1. Just read your essay in Real Simple and was moved to tears when you talked about your yard sale and giving away the red parasol. My husband and I own an old house surrounded by our beloved collections. I often think about getting rid of the stuff and downsizing, but like you, I am resistant! I thank you for the inspiration to simplify! Yard sale here I come!

    1. Hi Erica,

      Thank you so much for writing! I’m glad the essay was helpful. I think we all need a little bit of guidance when it comes to the process of simplifying after so many years of living in a home and accumulating meaningful, familiar, comforting objects. It’s hard to start, but my experience was exactly as I wrote – it got easier and I felt so much lighter for having let go of attachment to “things.” Good luck!

  2. I just read your article in Real Simple and loved knowing that someone else is taking the journey I am choosing. Leaving a high stress Los Angeles job, sold the family home of 40 years and headed to a farm in Oregon. I too feel that by simplifying I will be clearer and freer. Thank you for sharing your story!

  3. Just read your article in Real Simple, from my tiny 400 sq ft. studio that I share with my husband. We live near you, in Ballard, and I could relate so so much to your story. We relocated out here from the midwest, where we lived in a huge lower duplex with more space than we knew what to do with. Our belongings and ‘stuff’ were spread all over – in our basement, garage, spare bedroom, and yes, our parents basements. Moving here a few years ago was a shock, to say the least. We have spent the last year downsizing (begrudgingly and slowly at first, now weekly and methodically), and the process is better than any therapy session money can buy. It is amazing how little we actually need!

    Related: Getting to see the snow-capped Olympics from our living room on clear days > Big apartment with lots of things.

    Thanks for the lovely article, I look forward to reading more of your work!!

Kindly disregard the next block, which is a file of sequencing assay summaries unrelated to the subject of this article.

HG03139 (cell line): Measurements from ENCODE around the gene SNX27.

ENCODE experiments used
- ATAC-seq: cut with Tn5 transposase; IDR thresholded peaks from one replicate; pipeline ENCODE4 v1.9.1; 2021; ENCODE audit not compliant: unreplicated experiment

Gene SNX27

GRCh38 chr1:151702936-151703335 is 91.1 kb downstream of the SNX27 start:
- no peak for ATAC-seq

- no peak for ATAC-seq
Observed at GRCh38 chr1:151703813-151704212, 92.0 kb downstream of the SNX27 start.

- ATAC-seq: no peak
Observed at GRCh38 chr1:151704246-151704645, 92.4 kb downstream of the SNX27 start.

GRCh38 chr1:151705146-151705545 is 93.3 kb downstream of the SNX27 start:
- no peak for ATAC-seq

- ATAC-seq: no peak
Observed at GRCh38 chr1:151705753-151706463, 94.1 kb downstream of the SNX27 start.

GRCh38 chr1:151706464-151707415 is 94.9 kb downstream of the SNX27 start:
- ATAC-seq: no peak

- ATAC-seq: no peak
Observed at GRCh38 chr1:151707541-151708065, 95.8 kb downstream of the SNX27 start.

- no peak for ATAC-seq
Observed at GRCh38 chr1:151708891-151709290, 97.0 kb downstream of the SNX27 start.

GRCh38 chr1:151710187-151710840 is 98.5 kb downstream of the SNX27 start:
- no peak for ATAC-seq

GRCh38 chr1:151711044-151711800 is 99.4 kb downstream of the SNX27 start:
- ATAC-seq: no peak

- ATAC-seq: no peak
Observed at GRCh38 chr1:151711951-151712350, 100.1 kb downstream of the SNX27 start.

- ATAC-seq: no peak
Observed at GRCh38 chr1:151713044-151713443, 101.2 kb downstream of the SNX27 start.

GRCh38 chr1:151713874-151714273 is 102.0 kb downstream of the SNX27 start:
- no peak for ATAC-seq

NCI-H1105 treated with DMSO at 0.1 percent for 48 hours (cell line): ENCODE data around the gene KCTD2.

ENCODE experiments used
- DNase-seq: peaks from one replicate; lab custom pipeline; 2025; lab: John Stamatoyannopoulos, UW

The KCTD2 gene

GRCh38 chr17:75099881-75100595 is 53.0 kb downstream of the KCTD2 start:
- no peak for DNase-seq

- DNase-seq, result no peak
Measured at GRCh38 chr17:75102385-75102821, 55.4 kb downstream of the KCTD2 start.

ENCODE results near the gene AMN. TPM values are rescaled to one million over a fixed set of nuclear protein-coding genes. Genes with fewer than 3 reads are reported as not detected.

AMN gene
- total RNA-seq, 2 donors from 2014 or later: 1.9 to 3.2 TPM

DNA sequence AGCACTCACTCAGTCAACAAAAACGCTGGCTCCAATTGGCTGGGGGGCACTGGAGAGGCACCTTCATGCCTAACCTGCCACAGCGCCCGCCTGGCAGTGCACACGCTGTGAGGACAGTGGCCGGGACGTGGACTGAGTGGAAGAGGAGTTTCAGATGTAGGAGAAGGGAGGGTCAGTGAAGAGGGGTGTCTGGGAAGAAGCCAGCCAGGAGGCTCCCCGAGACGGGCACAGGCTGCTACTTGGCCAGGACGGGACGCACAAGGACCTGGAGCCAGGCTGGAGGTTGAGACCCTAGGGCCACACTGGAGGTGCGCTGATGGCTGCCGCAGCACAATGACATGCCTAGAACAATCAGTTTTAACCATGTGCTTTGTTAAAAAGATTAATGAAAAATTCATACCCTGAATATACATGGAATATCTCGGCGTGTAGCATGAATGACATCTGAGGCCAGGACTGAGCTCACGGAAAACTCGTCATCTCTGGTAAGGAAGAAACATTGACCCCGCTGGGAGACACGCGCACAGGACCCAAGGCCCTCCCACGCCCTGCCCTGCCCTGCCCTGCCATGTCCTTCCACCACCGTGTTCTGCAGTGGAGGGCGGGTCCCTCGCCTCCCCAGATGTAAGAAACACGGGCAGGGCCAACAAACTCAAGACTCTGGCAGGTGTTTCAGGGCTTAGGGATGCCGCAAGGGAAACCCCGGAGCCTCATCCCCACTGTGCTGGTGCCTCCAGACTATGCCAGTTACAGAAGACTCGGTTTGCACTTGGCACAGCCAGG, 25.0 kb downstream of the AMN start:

1. Thanks for writing, Katie. Nice to hear that my article resonated with you. I agree – it’s great therapy for body and soul to detach and divest ourselves of things. Way easier said than done, though! ~ Irene

  4. Hello Irene:
    I so enjoyed reading your article in this month’s real simple magazine. Because you are such a great writer, I was courteous to read more articles posted on your website. I will definitely visit again and read more of your writing. I love that you are persuing your passion for writing. Congratulations! Keep on living your dream.

    1. Thank you, Brenda.

      I will be posting more work on my website so stay tuned! I also have a blog about my experiences in Panama: lifeontaboga.wordpress.com.
      And I write for the Queen Anne/Magnolia News in Seattle (queenannenews.com), if you are curious to read more.

      I appreciate your comments and am glad that you liked the essay!

      Best wishes,


  5. Thanks so much for your honesty and wonderful writing in this month’s Real Simple. It was so inspiring and wonderful to hear about your experience. For us, part of the experience included moving from the Bay Area to Oregon. Downsizing in the sense of pace and busy-ness. Take care and thanks for your writing!

  6. Dear Irene,
    I haven’t made the dream come true yet, but I’m forming it and your story has inspired me. Im asking the wiser universe to assist me to move forward. Presently living in Canada, don’t know where to go, but I know I don’t belong in this kind city that has helped me so. A new location awaits. I have a vulnerable adult daughter who requires care, that’s makes things harder, but not impossible. I, also, am a support worker and have worked as a theatre in the past.
    Thank you for your honest , beautiful and hopeful story in Real Simple. It has given me inspiration and courage.

    1. Dear Maggie,

      Thanks so much for writing and I am truly happy to know that my story inspired you and bolstered your courage. We get so stuck in our patterns and our lives because of many things. Some more understandable than others. I think fear and those people who discourage us (however well-intentioned they may be) are the most powerful deterrents.

      Good luck with your plan and your move, wherever that may be. Draw on your strength and conviction and you will be okay! Let me know what happens.

      ~ Irene